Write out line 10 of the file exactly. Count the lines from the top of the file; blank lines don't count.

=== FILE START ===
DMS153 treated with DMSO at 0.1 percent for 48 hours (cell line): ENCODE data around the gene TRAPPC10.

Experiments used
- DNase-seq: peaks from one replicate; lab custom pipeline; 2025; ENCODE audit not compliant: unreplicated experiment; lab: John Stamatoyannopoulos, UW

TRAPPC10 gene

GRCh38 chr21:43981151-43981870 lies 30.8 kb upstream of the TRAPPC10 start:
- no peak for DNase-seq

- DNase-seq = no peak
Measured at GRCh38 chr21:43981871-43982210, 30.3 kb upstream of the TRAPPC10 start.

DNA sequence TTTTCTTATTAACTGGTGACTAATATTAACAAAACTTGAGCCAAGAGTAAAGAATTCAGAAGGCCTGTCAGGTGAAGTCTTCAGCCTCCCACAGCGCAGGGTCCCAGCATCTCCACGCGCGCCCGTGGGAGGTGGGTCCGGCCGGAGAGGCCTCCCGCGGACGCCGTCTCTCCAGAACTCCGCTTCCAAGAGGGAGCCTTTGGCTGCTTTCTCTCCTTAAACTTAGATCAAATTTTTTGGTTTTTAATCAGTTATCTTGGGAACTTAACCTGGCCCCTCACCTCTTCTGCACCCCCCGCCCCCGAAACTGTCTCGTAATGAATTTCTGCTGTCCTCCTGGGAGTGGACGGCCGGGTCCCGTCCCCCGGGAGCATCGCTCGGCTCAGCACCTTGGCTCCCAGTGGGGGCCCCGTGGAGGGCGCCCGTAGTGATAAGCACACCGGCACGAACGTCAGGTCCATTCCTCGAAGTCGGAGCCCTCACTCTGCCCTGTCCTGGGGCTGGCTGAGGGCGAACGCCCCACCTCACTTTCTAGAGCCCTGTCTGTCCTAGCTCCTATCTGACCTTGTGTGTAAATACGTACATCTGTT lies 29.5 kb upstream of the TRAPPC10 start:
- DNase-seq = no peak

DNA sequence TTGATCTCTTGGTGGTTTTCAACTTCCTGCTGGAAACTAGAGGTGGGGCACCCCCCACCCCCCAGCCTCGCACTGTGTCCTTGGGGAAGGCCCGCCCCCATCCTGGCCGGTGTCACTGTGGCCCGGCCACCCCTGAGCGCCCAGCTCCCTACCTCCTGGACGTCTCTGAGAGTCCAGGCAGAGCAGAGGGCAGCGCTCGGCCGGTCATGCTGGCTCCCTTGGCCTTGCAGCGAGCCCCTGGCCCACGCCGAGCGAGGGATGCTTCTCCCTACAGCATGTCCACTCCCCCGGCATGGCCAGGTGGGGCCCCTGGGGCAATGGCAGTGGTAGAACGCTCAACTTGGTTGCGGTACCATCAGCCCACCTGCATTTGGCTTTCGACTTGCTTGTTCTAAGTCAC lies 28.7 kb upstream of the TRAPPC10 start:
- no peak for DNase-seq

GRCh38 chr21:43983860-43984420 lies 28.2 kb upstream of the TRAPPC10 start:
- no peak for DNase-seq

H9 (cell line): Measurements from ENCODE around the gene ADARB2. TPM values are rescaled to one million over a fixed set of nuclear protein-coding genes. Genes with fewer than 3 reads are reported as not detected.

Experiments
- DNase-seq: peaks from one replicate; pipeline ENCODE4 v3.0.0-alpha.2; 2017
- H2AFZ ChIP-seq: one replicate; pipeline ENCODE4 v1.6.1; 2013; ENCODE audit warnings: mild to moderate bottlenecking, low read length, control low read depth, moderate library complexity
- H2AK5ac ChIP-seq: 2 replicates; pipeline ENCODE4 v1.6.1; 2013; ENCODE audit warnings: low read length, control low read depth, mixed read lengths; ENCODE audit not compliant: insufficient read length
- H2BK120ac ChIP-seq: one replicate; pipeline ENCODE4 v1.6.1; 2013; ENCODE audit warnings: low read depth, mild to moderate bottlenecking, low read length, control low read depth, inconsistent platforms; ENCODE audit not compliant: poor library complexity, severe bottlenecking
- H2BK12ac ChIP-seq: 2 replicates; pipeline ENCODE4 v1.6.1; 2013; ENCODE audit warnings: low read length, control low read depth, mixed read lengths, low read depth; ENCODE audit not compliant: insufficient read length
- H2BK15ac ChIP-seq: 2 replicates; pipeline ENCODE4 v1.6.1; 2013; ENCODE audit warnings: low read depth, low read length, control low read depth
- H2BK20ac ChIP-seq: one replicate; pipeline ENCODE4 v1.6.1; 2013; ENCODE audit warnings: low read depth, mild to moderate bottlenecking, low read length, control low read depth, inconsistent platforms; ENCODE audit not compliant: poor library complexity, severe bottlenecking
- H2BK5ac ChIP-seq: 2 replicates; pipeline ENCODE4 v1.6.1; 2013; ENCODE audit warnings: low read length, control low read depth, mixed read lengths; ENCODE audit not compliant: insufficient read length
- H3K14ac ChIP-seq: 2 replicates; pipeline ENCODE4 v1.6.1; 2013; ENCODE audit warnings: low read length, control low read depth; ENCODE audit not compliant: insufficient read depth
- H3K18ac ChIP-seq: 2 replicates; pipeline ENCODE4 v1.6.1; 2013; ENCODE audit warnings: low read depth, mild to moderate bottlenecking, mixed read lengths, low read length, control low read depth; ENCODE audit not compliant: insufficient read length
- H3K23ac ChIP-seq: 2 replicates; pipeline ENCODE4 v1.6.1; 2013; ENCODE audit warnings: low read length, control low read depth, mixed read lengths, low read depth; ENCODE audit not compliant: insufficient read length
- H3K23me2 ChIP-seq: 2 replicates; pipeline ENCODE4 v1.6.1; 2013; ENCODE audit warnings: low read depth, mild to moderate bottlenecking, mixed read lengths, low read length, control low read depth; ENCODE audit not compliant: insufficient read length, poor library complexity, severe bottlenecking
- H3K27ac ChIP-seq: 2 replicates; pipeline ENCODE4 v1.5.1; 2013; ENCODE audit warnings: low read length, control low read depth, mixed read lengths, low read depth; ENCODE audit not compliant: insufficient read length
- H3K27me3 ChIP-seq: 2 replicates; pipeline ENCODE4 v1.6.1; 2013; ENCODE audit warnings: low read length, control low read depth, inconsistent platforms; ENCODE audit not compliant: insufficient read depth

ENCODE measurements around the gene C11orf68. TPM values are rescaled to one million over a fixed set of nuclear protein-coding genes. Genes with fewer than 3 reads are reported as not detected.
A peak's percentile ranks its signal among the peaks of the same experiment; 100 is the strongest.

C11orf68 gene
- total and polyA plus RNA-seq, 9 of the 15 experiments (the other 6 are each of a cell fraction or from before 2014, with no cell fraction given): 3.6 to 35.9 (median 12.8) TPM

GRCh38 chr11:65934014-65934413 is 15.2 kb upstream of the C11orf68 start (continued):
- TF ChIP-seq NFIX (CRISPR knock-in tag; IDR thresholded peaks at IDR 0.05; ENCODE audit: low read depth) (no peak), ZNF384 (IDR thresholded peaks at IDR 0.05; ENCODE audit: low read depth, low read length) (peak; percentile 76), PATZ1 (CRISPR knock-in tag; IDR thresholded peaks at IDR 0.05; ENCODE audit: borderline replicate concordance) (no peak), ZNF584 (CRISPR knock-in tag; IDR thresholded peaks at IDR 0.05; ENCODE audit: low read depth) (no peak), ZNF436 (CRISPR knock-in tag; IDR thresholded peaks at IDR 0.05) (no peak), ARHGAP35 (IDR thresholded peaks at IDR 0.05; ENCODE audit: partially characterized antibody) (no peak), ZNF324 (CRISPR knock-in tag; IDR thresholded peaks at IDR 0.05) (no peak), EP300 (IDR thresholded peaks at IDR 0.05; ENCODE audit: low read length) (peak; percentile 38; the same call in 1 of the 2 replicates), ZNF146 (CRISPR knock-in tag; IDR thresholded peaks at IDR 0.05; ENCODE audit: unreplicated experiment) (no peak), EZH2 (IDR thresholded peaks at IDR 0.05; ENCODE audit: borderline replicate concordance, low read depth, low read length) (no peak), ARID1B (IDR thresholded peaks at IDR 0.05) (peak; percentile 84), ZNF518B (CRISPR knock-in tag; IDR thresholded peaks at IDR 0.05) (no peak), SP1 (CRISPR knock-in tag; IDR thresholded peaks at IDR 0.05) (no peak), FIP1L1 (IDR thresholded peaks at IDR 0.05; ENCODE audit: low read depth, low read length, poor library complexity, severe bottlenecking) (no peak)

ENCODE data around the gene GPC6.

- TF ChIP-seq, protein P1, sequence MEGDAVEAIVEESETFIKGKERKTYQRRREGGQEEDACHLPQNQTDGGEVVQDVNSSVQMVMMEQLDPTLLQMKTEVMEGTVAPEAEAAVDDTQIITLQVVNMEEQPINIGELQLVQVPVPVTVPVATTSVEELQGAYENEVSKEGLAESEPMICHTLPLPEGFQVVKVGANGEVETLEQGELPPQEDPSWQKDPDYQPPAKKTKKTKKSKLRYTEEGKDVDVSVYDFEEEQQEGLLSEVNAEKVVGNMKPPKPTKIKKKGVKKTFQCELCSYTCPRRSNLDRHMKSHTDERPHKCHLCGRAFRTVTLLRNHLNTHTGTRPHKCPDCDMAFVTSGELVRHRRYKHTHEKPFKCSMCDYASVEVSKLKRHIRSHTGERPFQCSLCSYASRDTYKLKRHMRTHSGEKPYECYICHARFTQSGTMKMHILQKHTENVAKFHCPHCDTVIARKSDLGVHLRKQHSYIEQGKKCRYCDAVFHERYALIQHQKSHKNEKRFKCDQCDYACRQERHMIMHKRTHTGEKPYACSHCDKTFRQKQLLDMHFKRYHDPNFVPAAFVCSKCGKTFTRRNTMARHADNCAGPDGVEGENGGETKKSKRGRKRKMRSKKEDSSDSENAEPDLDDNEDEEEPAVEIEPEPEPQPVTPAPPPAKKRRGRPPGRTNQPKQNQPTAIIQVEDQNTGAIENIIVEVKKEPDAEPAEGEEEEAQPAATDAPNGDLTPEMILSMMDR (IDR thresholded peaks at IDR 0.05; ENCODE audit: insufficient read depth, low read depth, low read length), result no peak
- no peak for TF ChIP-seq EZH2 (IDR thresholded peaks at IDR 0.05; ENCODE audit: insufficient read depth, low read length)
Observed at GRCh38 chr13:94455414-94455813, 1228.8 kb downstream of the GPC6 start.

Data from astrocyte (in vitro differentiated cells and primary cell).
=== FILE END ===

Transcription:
- DNase-seq = no peak